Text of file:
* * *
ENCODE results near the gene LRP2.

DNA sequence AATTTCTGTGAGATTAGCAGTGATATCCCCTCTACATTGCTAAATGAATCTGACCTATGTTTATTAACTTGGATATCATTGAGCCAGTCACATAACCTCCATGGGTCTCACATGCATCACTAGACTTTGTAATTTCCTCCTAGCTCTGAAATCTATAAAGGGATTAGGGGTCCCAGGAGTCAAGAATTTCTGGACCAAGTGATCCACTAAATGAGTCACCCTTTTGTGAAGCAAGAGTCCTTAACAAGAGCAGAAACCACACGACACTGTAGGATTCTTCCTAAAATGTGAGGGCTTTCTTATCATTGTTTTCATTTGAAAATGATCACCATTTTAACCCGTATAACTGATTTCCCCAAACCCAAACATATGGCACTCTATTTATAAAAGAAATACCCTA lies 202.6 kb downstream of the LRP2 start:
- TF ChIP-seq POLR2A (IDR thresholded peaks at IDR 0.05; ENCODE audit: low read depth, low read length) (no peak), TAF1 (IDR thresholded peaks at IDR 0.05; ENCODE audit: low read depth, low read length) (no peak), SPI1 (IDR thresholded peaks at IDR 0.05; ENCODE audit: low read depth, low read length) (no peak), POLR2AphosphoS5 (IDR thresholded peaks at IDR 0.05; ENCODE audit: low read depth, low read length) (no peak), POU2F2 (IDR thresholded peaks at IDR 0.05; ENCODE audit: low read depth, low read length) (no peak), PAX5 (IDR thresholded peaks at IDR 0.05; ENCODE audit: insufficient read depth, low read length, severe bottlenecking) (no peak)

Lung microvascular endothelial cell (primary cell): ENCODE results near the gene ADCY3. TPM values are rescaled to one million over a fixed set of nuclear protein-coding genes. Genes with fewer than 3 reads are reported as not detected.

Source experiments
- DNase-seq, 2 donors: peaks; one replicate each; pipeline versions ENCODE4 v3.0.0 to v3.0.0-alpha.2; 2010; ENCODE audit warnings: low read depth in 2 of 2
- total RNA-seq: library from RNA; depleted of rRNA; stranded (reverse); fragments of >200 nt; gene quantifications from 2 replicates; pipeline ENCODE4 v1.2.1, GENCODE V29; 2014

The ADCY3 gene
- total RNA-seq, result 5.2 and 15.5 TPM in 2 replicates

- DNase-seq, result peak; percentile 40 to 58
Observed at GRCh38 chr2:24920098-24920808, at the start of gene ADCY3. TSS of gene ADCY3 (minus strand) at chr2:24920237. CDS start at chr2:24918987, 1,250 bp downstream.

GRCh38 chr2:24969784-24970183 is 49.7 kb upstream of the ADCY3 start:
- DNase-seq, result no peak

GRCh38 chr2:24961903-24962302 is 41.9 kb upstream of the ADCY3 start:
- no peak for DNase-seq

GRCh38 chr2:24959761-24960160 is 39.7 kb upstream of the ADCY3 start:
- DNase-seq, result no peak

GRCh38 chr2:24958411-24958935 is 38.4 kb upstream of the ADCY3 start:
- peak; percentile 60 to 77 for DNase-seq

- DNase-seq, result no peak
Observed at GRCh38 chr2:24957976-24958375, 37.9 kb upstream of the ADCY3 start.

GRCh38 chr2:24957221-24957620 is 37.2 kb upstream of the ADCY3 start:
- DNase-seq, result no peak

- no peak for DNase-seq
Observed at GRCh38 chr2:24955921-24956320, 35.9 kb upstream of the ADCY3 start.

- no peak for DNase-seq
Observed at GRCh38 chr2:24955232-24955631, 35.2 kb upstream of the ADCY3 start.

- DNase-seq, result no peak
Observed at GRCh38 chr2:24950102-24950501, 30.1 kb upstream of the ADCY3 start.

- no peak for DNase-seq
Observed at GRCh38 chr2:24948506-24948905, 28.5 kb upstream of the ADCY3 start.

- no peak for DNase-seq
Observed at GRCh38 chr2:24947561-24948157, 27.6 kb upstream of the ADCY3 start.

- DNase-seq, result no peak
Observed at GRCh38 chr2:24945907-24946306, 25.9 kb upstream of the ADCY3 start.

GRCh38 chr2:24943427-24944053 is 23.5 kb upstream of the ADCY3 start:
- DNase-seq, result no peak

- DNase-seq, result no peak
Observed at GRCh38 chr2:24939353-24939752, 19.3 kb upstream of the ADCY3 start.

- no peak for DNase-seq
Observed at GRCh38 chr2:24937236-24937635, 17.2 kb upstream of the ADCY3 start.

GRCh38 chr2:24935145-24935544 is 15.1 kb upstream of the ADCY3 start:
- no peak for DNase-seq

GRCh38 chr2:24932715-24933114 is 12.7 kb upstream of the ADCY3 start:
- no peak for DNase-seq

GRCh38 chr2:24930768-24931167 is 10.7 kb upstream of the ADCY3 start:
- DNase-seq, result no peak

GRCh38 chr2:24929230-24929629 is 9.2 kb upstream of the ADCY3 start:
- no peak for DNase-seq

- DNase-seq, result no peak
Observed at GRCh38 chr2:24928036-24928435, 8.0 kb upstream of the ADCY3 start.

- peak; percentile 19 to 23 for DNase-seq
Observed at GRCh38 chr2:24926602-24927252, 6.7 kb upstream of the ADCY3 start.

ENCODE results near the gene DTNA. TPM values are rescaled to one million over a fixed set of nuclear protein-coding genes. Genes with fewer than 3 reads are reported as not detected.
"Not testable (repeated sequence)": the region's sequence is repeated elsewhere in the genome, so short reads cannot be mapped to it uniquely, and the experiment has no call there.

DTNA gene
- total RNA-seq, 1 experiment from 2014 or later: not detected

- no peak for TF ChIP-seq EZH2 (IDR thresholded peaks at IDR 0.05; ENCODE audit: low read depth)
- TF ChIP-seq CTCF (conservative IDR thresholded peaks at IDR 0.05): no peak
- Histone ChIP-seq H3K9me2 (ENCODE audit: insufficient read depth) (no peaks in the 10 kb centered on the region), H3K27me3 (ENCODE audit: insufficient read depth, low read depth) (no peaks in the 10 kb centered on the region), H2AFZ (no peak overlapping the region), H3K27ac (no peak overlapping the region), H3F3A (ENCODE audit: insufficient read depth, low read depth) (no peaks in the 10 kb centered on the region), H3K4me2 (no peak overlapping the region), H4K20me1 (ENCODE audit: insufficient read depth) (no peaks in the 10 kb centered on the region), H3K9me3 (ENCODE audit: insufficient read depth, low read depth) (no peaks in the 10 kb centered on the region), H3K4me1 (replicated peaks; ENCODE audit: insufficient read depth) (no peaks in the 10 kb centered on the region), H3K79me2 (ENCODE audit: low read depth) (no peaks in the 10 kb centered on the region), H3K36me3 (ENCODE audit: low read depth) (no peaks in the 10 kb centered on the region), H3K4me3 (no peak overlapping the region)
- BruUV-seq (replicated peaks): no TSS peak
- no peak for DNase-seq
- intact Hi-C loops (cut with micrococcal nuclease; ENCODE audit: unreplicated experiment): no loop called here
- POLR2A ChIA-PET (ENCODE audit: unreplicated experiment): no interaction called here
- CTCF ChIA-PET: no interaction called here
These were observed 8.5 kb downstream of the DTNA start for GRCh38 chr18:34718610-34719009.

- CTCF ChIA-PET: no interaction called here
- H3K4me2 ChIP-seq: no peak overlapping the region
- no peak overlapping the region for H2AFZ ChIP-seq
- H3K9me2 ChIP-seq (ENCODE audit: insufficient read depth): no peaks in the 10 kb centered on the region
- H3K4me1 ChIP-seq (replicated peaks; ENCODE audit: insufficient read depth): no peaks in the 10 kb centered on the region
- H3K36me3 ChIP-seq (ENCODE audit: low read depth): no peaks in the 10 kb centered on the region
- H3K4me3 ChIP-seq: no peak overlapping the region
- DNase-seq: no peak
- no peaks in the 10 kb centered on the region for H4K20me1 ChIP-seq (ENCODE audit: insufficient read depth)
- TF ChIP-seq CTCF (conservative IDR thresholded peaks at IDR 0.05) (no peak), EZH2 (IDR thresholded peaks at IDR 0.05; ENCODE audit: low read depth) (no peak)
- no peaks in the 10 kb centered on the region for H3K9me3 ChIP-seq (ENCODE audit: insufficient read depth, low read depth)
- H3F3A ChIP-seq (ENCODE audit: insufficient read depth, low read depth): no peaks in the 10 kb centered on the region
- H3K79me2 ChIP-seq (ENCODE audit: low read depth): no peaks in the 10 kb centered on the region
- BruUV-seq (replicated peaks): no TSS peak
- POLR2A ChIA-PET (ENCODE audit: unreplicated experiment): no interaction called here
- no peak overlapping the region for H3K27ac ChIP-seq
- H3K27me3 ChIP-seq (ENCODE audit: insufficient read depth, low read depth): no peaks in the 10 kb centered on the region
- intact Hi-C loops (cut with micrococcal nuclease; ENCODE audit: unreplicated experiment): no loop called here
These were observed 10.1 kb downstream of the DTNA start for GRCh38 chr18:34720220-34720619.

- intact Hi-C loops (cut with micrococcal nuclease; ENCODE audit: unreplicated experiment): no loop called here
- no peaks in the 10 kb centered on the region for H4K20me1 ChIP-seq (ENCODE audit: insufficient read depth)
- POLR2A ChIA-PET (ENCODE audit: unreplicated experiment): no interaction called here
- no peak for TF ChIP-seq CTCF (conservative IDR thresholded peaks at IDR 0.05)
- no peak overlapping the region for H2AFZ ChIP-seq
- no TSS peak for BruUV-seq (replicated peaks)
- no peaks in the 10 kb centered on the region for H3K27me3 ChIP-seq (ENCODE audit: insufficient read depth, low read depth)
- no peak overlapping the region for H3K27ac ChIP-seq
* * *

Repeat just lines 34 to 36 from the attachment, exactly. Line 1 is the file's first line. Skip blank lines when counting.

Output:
- DNase-seq, result no peak
Observed at GRCh38 chr2:24945907-24946306, 25.9 kb upstream of the ADCY3 start.

GRCh38 chr2:24943427-24944053 is 23.5 kb upstream of the ADCY3 start: